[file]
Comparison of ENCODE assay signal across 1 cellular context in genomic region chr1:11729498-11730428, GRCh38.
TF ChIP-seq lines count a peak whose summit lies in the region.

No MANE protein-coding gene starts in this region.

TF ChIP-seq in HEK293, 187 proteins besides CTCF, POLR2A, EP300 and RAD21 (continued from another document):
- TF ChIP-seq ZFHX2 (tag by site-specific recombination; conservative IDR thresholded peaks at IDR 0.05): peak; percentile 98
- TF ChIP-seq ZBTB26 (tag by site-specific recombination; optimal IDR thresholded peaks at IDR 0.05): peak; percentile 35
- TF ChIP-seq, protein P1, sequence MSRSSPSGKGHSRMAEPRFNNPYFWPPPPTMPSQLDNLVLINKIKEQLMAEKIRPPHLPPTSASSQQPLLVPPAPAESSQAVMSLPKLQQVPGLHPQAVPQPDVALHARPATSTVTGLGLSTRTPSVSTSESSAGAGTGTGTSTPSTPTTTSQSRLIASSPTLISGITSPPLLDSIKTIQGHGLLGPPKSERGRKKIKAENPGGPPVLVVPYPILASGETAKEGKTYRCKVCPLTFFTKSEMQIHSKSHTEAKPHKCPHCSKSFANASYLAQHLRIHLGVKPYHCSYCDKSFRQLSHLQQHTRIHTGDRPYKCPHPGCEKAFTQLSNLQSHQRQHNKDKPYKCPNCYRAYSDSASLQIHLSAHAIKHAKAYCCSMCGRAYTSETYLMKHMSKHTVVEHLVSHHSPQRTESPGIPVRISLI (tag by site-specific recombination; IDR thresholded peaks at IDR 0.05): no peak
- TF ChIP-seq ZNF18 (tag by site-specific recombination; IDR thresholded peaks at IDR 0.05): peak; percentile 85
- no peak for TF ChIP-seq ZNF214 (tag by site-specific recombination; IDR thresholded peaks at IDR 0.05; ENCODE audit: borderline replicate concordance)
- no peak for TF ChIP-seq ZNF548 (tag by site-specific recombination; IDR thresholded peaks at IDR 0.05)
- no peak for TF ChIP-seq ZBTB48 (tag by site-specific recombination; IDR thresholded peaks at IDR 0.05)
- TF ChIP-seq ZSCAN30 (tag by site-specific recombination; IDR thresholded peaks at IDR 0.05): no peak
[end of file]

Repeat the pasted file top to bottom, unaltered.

Comparison of ENCODE assay signal across 1 cellular context in genomic region chr1:11729498-11730428, GRCh38.
TF ChIP-seq lines count a peak whose summit lies in the region.

No MANE protein-coding gene starts in this region.

TF ChIP-seq in HEK293, 187 proteins besides CTCF, POLR2A, EP300 and RAD21 (continued from another document):
- TF ChIP-seq ZFHX2 (tag by site-specific recombination; conservative IDR thresholded peaks at IDR 0.05): peak; percentile 98
- TF ChIP-seq ZBTB26 (tag by site-specific recombination; optimal IDR thresholded peaks at IDR 0.05): peak; percentile 35
- TF ChIP-seq, protein P1, sequence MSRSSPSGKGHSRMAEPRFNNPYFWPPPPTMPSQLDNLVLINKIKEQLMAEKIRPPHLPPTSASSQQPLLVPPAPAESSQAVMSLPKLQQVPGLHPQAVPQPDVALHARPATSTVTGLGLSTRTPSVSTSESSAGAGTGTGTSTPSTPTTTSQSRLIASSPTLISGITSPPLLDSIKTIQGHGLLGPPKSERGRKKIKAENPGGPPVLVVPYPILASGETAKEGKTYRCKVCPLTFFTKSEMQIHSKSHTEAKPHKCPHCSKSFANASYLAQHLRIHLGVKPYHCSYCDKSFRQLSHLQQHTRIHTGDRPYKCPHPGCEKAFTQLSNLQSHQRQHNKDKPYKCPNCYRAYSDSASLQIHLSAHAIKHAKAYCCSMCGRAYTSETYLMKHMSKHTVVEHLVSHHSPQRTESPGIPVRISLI (tag by site-specific recombination; IDR thresholded peaks at IDR 0.05): no peak
- TF ChIP-seq ZNF18 (tag by site-specific recombination; IDR thresholded peaks at IDR 0.05): peak; percentile 85
- no peak for TF ChIP-seq ZNF214 (tag by site-specific recombination; IDR thresholded peaks at IDR 0.05; ENCODE audit: borderline replicate concordance)
- no peak for TF ChIP-seq ZNF548 (tag by site-specific recombination; IDR thresholded peaks at IDR 0.05)
- no peak for TF ChIP-seq ZBTB48 (tag by site-specific recombination; IDR thresholded peaks at IDR 0.05)
- TF ChIP-seq ZSCAN30 (tag by site-specific recombination; IDR thresholded peaks at IDR 0.05): no peak